Quick Notes Hydrogen Bonding
- Hydrogen bonds are a specific type of intermolecular force.
- Hydrogen bonds exist between molecules that have an N-H, O-H or F-H bond.
- Nitrogen, oxygen and fluorine are highly electronegative elements, so covalent bonds between atoms of them and hydrogen are highly polar.
- A lone pair of electrons from a partially negative nitrogen, oxygen or fluorine gets attracted to a partially positive hydrogen atom from the same bond type in another molecule.
- Substances that can form hydrogen bonds have higher melting points than similar-sized substances that are unable to.
Full Notes Hydrogen Bonding
Hydrogen bonding describes a type of permanent dipole-dipole, intermolecular force.
Nitrogen, oxygen and fluorine are highly electronegative elements whereas hydrogen has a very low electronegativity (see Electronegativity). When a hydrogen atom covalently bonds with a nitrogen, oxygen or fluorine atom, the bond formed is highly polar.
This high polarity gives rise to permanent dipole-dipole forces between partially negative nitrogen, oxygen or fluorine atoms from one molecule and partially positive hydrogen atoms from a neighbouring molecule. These forces are called hydrogen bonds.
Hydrogen bonds only occur between molecules that contain nitrogen-hydrogen (N-H), oxygen-hydrogen (O-H) or fluorine-hydrogen (F-H) bonds.
How do hydrogen bonds form?
A hydrogen atom is made up of just one electron and one proton.
When a hydrogen atom is covalently bonded to a very electronegative element (such as nitrogen, oxygen or flourine), its electron is pulled away from it and towards the more electronegative element.
This not only creates a polar bond and leaves the hydrogen with a partial positive charge (δ+) but it also leaves the nucleus (proton) of the hydrogen atom 'exposed' on one side.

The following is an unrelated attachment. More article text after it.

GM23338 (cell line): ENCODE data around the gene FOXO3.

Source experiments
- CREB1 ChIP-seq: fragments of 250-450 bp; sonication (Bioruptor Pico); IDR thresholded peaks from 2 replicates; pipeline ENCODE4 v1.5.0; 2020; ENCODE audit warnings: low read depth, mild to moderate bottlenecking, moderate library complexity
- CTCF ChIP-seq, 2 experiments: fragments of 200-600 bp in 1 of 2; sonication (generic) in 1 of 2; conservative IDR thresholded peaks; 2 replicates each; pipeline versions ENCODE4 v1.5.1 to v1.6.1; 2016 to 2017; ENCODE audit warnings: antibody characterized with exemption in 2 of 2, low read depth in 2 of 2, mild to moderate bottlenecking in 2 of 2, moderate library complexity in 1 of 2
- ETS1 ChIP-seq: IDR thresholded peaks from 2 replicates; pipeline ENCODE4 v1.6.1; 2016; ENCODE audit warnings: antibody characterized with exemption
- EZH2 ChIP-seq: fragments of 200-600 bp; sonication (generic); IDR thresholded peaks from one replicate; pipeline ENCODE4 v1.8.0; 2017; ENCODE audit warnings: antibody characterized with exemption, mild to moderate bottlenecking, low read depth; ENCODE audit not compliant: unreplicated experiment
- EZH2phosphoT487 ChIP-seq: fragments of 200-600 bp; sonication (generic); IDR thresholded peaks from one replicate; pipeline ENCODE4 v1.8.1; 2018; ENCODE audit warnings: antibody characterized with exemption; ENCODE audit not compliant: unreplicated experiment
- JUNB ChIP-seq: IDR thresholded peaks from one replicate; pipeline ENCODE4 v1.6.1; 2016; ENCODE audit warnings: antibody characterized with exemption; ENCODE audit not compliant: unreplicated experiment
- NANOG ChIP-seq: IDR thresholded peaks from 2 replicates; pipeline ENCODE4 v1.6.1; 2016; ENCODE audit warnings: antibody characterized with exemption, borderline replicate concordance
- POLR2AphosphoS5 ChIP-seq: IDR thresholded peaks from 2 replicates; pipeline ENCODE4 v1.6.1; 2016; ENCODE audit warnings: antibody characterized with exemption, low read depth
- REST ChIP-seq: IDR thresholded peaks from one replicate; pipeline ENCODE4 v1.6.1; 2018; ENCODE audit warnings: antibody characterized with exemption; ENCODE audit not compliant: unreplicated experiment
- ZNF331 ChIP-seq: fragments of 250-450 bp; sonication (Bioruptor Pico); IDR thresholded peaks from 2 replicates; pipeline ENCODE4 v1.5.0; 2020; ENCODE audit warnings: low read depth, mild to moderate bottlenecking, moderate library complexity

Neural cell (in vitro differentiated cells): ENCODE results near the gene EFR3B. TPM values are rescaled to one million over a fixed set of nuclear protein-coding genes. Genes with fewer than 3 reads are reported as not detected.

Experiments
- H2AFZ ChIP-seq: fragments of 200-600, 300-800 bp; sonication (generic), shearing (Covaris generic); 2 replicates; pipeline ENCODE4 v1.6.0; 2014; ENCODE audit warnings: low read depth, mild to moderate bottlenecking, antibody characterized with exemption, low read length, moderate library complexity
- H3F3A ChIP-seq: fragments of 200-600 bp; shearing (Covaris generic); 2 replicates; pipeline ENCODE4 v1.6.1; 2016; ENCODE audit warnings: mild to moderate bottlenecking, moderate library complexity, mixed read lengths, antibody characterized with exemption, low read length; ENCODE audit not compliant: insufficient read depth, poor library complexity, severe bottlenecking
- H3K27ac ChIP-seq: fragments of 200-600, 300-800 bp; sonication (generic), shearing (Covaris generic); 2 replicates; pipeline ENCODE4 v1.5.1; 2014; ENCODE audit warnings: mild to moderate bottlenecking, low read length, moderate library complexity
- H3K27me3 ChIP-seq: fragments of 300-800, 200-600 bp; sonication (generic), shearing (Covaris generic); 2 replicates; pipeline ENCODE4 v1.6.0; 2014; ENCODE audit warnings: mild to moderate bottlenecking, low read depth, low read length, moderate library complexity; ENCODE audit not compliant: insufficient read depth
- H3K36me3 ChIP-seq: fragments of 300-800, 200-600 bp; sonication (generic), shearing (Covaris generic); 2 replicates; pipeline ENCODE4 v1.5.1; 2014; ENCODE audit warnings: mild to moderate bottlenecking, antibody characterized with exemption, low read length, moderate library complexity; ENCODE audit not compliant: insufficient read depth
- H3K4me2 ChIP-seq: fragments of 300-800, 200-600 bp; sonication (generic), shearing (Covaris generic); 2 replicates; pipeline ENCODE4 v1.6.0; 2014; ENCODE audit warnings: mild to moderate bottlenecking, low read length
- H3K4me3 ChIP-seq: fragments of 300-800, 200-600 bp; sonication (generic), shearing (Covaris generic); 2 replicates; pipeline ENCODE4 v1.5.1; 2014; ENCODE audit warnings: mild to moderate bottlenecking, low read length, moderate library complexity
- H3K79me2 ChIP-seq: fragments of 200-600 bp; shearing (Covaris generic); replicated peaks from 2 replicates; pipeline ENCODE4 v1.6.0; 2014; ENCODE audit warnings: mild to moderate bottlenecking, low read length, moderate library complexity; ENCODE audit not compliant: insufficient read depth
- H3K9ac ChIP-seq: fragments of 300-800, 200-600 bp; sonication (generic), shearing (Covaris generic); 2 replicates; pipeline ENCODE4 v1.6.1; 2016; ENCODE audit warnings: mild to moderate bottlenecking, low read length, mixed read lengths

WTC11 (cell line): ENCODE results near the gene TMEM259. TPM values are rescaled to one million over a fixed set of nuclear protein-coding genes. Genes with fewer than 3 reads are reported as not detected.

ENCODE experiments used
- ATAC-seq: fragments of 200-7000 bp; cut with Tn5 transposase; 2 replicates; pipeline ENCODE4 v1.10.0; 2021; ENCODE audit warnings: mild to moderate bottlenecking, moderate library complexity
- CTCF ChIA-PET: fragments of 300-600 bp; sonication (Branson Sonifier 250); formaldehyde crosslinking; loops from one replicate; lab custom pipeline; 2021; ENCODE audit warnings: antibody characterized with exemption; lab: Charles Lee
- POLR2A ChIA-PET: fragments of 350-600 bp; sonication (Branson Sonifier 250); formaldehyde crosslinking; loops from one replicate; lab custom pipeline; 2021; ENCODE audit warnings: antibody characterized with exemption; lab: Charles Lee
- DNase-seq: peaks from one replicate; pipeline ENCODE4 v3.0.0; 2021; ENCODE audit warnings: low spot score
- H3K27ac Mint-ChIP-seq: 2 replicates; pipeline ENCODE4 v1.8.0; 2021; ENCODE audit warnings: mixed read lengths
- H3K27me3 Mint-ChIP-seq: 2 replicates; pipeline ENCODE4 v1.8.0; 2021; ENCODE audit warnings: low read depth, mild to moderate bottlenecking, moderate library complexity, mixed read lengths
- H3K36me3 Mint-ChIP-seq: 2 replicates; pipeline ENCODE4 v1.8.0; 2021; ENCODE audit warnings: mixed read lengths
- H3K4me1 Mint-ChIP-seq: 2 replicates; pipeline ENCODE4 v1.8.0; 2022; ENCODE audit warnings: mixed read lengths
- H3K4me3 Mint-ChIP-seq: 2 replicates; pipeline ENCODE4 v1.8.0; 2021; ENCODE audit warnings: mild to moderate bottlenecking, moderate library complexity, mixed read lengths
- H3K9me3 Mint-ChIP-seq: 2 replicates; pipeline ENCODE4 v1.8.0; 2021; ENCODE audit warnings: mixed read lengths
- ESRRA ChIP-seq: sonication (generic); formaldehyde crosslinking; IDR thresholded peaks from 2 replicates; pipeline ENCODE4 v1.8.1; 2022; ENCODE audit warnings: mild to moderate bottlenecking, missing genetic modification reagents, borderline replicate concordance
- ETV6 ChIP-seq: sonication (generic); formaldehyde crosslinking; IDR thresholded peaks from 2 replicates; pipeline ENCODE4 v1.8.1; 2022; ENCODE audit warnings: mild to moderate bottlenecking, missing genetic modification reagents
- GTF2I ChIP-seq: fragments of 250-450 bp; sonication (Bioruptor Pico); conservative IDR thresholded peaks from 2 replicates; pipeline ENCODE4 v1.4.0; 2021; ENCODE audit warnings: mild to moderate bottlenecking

Unlike with other atoms that are able to form a covalent bond, there arn't any further electrons around the nucleus of the hydrogen atom. This means as the bonded electron gets pulled away from it, one side of the atom has no electrons around it and this exposes the single proton in the nucleus.
A lone pair of electrons from a nitrogen, oxygen or flourine atom from a similiar bond from a neighbouring molecule will be attracted to this partially exposed proton - giving rise to a 'hydrogen bond'.
Hydrogen Bonding vs Permanent Dipole-Dipole Forces
Molecules that are able to form hydrogen bonds have higher melting and boiling points than similar molecules that are unable to.
Nitrogen and phosphorus are both group V (5) elements and form three covalent bonds with hydrogen atoms, forming ammonia (NH3) and phosphine (PH3). Ammonia has a higher melting point than phosphine, even though its a smaller molecule and you would expect phosphine to have the higher melting point.
Ammonia has a higher melting point than phosphine as temporary induced dipole-dipole forces, permanent dipole-dipole forces and hydrogen bonds are able to form between ammonia molecules.
In phosphine, only temporary induced dipole-dipole forces and permanent dipole-dipole forces are able to form. Weaker forces of attraction between molecules means less energy is required to overcome the intermolecular forces in phosphine than ammonia, giving ammonia the higher melting point of the two.
The same thing can be seen with water (H2O) and hydrogen sulfide (H2S) - both group VI (6) elements and hydrogen fluoride (HF) and hydrogen chloride (HCl) - both group VII (7) elements.
Water has a higher melting point than hydrogen sulfide, even though it is a smaller molecule and its temporay induced dipole-dipole forces would be weaker than in hydrogen sulfide.
Hydrogen flouride has a higher boiling point than hydrogen chloride, even though it is a smaller molecule and its temporay induced dipole-dipole forces would be weaker than in hydrogen chloride.
These observations can all be explained by the presence of hydrogen bonding between water and hydrogen fluoride molecules.